Old Company, New Job? Why People Are Returning to Past Employers

Old Company, New Job? Why People Are Returning to Past Employers

Comebacks aren't just for washed-up pop stars and questionable fashion trends.

Increasingly, they also apply to workers, specifically "boomerang employees" who leave and then rejoin a company.

It's becoming a more accepted practice, according a new survey of 1,800-plus human resource professionals, managers and employees by Kronos and Workplace Trends.


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A whopping 76% of HR pros said they're more open to rehiring someone than they were five years ago. Nearly two-thirds of managers agreed they'd be quick to host a “welcome back” party.

And workers seem game: 40% would consider a boomerang. So far, however, it remains the exception, with only 15% of those surveyed having been rehired.

Factor in age, and you get a better sense of how corporate culture is shifting. Millennials (at 46%) are the most gung-ho about the possibility of returning to a former employer, compared to 33% of Gen Xers and 29% of Baby Boomers.

Researchers suggest these stats could mean Millennials, who are prone to job-hopping, regret moving on from a gig too soon. But perhaps they simply have a more fluid notion of their career paths.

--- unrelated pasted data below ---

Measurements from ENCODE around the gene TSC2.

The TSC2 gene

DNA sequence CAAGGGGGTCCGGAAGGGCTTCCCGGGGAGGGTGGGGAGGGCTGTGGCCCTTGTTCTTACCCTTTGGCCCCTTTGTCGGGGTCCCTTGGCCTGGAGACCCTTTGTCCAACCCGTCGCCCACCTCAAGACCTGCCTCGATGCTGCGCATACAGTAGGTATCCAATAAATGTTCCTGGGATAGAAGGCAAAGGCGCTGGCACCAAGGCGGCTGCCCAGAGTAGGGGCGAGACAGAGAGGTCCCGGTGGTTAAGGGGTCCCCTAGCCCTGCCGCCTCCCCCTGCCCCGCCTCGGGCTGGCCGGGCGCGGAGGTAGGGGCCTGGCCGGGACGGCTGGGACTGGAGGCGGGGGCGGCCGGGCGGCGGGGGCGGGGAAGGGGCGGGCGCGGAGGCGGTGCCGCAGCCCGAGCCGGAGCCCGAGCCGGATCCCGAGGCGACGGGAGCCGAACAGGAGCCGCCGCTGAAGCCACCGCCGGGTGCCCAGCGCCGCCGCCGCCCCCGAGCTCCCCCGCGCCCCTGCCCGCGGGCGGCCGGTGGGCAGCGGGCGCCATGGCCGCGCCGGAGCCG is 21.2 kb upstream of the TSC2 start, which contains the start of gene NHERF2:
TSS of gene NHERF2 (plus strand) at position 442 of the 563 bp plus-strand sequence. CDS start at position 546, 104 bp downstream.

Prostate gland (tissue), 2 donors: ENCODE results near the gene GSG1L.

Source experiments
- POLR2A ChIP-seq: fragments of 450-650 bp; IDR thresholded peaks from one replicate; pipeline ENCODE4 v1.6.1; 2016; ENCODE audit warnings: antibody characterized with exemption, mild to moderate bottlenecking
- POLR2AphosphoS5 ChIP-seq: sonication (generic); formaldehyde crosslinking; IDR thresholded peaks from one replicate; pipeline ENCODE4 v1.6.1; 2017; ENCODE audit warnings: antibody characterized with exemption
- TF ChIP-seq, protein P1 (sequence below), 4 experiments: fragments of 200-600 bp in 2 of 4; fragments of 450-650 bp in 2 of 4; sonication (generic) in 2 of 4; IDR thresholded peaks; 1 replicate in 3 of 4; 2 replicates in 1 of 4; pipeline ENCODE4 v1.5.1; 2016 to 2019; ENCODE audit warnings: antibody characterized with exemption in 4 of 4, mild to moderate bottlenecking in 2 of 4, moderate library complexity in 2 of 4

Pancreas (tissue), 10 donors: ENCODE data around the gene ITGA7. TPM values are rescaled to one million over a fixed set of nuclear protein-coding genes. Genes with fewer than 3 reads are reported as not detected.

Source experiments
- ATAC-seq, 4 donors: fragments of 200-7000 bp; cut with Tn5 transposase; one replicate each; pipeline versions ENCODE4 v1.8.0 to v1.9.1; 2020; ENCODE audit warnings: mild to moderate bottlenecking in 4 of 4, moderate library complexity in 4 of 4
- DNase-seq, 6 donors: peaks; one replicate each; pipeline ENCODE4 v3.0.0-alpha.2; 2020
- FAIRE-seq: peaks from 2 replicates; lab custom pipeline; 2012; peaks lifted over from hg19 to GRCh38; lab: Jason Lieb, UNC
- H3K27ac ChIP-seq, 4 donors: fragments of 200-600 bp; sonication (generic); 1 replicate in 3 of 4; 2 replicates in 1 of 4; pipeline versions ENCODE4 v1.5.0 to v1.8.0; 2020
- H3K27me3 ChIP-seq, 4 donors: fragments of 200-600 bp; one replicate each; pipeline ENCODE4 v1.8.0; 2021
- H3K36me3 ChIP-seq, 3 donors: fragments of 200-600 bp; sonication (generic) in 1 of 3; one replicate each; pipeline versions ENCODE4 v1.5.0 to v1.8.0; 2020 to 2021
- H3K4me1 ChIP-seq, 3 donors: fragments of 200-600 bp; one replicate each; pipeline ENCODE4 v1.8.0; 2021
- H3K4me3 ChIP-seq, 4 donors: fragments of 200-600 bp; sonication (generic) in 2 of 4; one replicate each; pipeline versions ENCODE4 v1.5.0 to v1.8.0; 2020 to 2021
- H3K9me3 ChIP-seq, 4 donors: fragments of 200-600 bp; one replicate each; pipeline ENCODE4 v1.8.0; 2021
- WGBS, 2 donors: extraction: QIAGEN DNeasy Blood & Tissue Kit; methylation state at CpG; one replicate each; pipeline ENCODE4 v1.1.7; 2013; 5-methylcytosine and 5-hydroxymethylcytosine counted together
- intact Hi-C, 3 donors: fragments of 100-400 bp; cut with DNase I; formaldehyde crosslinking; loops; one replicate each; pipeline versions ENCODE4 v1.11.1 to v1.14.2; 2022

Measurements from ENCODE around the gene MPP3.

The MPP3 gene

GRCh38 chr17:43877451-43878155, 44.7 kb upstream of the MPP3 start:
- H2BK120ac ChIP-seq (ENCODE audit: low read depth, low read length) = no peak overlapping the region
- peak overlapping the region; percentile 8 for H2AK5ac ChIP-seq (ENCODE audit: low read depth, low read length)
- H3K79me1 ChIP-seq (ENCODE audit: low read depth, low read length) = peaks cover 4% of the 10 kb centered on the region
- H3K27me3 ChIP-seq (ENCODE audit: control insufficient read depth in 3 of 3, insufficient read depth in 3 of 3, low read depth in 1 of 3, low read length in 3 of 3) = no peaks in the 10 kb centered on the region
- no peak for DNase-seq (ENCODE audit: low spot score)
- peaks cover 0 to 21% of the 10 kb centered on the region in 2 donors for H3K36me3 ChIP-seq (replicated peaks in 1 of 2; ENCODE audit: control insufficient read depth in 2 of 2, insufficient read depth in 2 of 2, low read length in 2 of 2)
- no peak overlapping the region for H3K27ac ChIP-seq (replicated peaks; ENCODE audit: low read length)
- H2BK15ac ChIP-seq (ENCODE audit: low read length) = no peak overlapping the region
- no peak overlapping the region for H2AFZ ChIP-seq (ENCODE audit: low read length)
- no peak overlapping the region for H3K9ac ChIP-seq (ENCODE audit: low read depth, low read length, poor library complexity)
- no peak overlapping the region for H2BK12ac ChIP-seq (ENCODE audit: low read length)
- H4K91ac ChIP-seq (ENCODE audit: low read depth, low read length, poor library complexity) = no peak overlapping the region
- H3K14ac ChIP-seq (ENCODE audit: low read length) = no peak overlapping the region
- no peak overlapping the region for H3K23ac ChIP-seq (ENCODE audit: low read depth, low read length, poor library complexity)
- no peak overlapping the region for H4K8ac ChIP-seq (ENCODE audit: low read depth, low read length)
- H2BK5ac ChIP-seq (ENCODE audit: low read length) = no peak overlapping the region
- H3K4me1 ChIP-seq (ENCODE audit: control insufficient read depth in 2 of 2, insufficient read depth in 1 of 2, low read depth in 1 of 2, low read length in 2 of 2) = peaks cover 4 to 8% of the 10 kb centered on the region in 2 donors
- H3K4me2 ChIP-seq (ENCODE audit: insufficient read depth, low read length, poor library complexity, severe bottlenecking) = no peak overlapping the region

Whatever the reason for leavingto spend time with family or get a degreepotential boomerang employees can make a prior stint work in their favor.

About half of HR pros and managers said they gave higher priority to return applicants, citing that the prior knowledge of office culture and technical skills made them more attractive—and cost effective—candidates.

It certainly helps if you left on positive terms, maintained relationships and can show a sense of commitment. About one-third of HR execs admitted that boomerangers bring a stigma that they might up and leave again.

Think your career path could use a reboot? Here are five expert-backed ways to scrub your work life fresh.


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